Developing Fragile X Treatments in Fruit Flies and Mice

Developing Fragile X Treatments in Fruit Flies and Mice

With a $380,000 grant from FRAXA Research Foundation from 2005-2009, Drs. Sean McBride, Tom Jogens, and Catherine Choi studied one of the most important aspects of FRAXA’s research; the preclinical validation of potential therapeutic strategies. Many labs have found new leads for treatment. However, very few have the capacity to test new drugs in the mouse model to establish efficacy rigorously enough to lead to clinical trials. The McBride lab (in a broad collaboration with the Choi, Jongens, and Skoulakis groups) aims to do just that. Results published.

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Involvement of the miRNA Pathway in Fragile X Syndrome

With a $304,000 grant from FRAXA Research Foundation over several years, Drs. Oostra and deVrij from Erasmus University studied miRNA and Fragile X. miRNAs are RNAs that can repress the translation of target mRNAs – therefore they can play a role in protein synthesis within the neuron. Preliminary results showed large differences in miRNA expression in the Fragile X mouse brain compared to the wild type. This lab investigated the effect of mGluR5 antagonists on the levels of these specific miRNAs.

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Genome-wide Epigenetic Markers in Fragile X

Genome-wide Epigenetic Markers in Fragile X

With $45,000 in grants from FRAXA Research Foundation over several years, Dr. Miklos Toth of Cornell University studied epigenetics (ie factors other than the gene itself) which can determine symptom severity in Fragile X.

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Role of Matrix Metalloproteinases in Fragile X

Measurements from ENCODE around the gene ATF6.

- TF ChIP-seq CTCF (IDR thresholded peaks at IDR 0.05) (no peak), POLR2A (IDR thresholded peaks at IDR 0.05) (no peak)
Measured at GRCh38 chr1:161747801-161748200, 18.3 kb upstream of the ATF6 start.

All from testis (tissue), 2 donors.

Role of Matrix Metalloproteinases in Fragile X

With a $220,000 grant from FRAXA Research Foundation over 3 years, Dr. Iryna Ethell from the University of California at Riverside studied the regulation of dendritic structure by matrix metalloproteinases and other extracellular signaling pathways. This work identified a major treatment strategy for Fragile X with the available MMP-9 inhibitor, minocycline.

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Novel Functions of Drosophila FMRP

Novel Functions of Drosophila FMRP

With a $120,000 grant from FRAXA Research Foundation over 2 years, Dr. Thomas Dockendorff from the University of Tennessee and his colleagues were pioneers in using the power of fly genetics to understand the different functions of the fly version of the Fragile X protein.

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Basic Mechanisms of Disease and Potential Therapeutic Strategies

Basic Mechanisms of Disease and Potential Therapeutic Strategies

With $245,000 in grants from FRAXA Research Foundation, Dr. Stephen Warren and his lab at Emory University studied all aspects of Fragile X syndrome, from the mechanisms of repeat expansion to high-throughput drug screens in the Drosophila model of Fragile X. The Warren lab made the original discovery of the Fragile X gene, FMR1, in collaboration with the Nelson and Oostra labs, and is recognized internationally as a leader in molecular genetics. Recent projects include establishment of induced pluripotent stem cell lines from Fragile X patients, and determination of other forms of mutation in the Fragile X gene, other than the most common trinucleotide repeat expansion.

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Glutamate Metabolism in Fragile X Mouse Brain

Glutamate Metabolism in Fragile X Mouse Brain